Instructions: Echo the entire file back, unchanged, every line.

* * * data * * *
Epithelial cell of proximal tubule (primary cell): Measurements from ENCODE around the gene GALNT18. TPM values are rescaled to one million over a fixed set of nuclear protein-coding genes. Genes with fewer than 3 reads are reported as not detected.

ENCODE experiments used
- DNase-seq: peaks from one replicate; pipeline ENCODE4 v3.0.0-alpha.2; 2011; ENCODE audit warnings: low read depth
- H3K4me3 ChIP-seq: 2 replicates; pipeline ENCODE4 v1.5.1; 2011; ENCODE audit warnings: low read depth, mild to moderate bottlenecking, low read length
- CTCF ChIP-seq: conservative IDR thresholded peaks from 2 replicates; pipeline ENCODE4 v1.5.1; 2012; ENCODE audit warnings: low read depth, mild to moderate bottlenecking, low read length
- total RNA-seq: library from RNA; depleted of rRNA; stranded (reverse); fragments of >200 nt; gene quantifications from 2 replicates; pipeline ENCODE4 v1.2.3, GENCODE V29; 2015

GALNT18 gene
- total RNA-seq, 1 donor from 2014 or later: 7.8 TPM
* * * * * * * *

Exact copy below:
Epithelial cell of proximal tubule (primary cell): Measurements from ENCODE around the gene GALNT18. TPM values are rescaled to one million over a fixed set of nuclear protein-coding genes. Genes with fewer than 3 reads are reported as not detected.

ENCODE experiments used
- DNase-seq: peaks from one replicate; pipeline ENCODE4 v3.0.0-alpha.2; 2011; ENCODE audit warnings: low read depth
- H3K4me3 ChIP-seq: 2 replicates; pipeline ENCODE4 v1.5.1; 2011; ENCODE audit warnings: low read depth, mild to moderate bottlenecking, low read length
- CTCF ChIP-seq: conservative IDR thresholded peaks from 2 replicates; pipeline ENCODE4 v1.5.1; 2012; ENCODE audit warnings: low read depth, mild to moderate bottlenecking, low read length
- total RNA-seq: library from RNA; depleted of rRNA; stranded (reverse); fragments of >200 nt; gene quantifications from 2 replicates; pipeline ENCODE4 v1.2.3, GENCODE V29; 2015

GALNT18 gene
- total RNA-seq, 1 donor from 2014 or later: 7.8 TPM